Question: What are the effects of reading the articles in NCTE (National Council of Teachers of English) journals?
Quote: “But what is less available through this perspective is the cumulative effect that NCTE journals have had on their readers over time—how the studies reviewed here made their way (or did not) into the thinking and practices of NCTE members, in their roles as researchers, teachers…and as writers. How did articles sink in? How did the scenes of our teaching and research adjust as a result of our encounters with journals? These are question in need of their own empirical investigation.” P. 213.
Comment: During my three years (1967-1970) as a doctoral student at Syracuse University, I proposed a dissertation topic that was rejected by my adviser. (In fairness to her, I failed to do my homework. The questions in the preceding quote should have been part of my preparation before bringing the topic to her attention.) What would happen, was my question, if I showed teachers how to read journal articles efficiently, showed them how to find the interesting ideas quickly. I guess I was ahead of my time. Now that the NCTE is 100 years old, questions are being raised about the effects of reading their journals. It may be time to raise my question about the effects of efficient reading of journals again. RayS.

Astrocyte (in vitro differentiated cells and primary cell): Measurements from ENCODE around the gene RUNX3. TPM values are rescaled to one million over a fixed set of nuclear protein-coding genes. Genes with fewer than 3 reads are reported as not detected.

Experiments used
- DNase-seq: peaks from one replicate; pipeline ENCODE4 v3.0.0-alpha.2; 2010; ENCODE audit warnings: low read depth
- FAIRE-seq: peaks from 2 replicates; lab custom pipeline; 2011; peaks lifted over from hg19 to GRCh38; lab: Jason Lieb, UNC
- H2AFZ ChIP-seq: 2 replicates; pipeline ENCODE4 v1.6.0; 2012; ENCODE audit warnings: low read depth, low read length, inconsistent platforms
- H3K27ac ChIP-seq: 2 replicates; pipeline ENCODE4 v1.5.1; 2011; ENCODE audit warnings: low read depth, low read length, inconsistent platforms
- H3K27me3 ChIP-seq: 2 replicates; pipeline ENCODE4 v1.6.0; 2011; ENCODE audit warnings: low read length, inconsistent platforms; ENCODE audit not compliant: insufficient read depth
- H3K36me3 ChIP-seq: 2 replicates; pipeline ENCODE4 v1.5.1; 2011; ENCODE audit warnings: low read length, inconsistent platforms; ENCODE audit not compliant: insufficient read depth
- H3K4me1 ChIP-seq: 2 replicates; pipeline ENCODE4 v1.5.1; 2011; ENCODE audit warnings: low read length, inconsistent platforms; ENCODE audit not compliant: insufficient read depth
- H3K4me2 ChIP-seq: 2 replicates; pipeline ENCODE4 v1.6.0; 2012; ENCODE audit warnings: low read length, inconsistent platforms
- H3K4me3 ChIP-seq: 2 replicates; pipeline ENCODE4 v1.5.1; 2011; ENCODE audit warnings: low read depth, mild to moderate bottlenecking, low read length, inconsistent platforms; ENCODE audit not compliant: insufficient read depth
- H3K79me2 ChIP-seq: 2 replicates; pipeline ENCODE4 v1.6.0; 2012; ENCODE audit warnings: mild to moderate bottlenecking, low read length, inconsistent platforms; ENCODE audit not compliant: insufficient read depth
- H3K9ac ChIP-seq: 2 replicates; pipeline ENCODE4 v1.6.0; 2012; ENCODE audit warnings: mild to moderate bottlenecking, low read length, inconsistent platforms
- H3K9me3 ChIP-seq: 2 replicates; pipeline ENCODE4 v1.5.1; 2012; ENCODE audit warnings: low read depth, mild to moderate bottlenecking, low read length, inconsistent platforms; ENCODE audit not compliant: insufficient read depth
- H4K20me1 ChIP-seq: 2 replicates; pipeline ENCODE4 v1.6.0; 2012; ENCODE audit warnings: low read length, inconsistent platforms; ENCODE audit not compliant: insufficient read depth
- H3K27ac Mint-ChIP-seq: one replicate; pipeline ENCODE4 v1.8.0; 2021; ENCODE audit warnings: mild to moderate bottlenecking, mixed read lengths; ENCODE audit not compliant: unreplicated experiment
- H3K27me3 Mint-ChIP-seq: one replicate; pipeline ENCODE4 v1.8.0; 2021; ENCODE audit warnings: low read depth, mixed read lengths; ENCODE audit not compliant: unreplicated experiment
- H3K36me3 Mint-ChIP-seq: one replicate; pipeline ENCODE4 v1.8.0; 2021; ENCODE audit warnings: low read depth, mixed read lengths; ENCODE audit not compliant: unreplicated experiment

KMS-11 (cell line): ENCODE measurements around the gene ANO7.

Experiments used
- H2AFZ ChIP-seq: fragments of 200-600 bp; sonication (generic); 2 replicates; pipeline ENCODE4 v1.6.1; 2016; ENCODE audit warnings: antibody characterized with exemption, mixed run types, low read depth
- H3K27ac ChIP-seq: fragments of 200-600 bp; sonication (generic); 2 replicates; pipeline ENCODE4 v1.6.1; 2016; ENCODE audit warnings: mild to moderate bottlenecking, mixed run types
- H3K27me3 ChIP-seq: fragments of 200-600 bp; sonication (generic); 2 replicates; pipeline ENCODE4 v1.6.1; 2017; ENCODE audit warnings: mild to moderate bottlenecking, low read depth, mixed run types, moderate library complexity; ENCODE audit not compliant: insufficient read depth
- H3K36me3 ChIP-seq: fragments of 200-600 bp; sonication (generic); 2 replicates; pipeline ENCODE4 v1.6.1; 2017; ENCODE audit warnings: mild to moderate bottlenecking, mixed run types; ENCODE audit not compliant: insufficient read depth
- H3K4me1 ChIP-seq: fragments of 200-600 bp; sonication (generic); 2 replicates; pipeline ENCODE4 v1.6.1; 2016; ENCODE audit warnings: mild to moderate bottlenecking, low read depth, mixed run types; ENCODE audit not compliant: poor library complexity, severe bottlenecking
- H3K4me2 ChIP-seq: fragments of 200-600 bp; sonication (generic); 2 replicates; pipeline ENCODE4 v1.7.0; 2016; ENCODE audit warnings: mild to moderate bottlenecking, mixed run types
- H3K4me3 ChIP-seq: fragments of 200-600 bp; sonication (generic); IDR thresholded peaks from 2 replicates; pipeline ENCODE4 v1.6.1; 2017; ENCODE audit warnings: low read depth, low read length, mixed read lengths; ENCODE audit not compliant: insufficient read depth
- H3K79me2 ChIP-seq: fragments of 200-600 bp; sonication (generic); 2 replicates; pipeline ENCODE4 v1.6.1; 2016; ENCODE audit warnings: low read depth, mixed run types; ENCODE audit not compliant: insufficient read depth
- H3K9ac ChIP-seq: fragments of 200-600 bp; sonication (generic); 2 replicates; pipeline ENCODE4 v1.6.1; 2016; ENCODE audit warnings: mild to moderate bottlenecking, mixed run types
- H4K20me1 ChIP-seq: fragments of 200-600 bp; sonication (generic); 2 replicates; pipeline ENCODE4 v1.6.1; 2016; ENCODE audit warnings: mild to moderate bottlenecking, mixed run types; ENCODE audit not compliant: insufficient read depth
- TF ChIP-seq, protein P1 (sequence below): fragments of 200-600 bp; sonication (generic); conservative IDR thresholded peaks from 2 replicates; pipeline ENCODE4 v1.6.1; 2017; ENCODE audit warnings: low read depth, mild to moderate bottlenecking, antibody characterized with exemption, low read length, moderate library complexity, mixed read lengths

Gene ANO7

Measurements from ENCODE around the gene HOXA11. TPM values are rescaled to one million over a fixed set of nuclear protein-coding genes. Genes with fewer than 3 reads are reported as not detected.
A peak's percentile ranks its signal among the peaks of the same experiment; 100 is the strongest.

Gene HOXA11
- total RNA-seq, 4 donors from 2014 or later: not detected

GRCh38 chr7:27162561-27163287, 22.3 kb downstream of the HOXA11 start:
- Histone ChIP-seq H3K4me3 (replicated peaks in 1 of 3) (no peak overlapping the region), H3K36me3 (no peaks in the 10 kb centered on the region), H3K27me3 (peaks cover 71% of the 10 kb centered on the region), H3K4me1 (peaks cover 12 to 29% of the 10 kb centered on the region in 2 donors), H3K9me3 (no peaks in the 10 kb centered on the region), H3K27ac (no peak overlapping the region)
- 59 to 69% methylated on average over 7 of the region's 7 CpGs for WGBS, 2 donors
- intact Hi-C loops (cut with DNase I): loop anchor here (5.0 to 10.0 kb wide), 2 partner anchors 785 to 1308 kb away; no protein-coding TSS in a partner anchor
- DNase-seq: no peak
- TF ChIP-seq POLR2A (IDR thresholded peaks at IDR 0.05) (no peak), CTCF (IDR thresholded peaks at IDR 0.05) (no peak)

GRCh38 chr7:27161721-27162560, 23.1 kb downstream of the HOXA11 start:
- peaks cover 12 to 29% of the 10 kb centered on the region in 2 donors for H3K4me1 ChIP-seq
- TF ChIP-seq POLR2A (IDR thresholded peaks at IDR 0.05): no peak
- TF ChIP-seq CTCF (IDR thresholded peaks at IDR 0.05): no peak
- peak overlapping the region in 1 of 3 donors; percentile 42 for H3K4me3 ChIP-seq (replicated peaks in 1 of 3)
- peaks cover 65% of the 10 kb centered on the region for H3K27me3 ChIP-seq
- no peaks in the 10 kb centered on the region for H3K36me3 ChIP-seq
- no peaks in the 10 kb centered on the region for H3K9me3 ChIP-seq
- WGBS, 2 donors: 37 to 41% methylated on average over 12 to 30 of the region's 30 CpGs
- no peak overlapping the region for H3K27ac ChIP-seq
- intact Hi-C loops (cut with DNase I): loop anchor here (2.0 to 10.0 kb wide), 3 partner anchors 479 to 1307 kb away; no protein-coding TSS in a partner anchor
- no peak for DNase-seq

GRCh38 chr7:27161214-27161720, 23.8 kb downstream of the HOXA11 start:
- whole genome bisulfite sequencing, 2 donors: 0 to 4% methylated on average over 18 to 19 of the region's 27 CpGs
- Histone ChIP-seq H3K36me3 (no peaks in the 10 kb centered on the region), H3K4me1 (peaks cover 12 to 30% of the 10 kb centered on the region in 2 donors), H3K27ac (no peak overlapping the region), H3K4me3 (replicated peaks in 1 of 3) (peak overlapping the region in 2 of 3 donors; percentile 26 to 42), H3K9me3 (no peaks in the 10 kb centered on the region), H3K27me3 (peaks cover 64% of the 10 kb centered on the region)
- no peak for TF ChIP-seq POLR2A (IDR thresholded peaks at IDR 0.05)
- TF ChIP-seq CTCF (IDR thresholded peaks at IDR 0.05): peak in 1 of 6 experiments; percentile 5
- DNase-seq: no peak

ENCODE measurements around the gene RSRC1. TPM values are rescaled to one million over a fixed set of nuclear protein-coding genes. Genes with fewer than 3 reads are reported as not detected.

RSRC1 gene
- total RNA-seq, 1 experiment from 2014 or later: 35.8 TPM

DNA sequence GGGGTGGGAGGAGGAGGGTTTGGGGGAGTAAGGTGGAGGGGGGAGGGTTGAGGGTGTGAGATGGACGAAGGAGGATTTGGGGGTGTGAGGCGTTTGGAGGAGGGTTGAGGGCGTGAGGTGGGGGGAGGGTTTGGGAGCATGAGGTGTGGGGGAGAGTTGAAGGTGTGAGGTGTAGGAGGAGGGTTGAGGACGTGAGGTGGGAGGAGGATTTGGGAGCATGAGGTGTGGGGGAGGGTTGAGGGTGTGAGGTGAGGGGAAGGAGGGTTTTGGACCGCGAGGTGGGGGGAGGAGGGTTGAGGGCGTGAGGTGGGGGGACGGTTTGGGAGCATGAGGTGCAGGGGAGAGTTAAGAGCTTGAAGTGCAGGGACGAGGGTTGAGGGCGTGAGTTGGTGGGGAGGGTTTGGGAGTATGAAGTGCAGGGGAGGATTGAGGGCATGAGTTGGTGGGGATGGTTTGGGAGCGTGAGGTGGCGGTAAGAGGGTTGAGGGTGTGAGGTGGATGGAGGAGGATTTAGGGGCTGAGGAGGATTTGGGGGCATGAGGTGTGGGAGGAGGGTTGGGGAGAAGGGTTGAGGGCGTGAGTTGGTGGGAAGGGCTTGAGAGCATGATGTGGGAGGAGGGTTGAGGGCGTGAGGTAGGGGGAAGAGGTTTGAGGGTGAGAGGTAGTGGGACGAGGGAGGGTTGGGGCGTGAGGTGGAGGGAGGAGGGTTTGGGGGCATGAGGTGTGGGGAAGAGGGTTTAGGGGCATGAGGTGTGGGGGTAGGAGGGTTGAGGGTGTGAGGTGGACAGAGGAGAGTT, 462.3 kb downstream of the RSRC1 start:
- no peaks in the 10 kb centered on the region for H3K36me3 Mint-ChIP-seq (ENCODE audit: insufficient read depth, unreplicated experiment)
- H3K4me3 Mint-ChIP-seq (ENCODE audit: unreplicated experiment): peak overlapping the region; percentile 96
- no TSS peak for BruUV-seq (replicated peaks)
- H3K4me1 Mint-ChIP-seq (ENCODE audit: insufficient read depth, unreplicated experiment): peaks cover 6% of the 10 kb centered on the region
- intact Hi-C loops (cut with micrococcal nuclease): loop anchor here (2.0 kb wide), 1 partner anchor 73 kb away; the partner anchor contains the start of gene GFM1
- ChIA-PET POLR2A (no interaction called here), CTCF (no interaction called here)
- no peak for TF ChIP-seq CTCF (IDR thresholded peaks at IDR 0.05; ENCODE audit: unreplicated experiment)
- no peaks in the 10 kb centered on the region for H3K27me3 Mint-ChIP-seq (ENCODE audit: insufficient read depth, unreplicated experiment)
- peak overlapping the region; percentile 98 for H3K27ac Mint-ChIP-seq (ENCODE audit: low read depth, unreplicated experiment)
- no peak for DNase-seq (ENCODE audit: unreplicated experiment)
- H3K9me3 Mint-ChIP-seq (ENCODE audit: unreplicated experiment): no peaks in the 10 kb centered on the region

Title: “Struggles for Perspective: A Commentary on ‘One Story of Many To Be Told’: Following Empirical Studies of College and Adult Writing Through 100 Years of NCTE Journals.” Deborah Brandt. Research in the Teaching of English (November 2011), 210-214.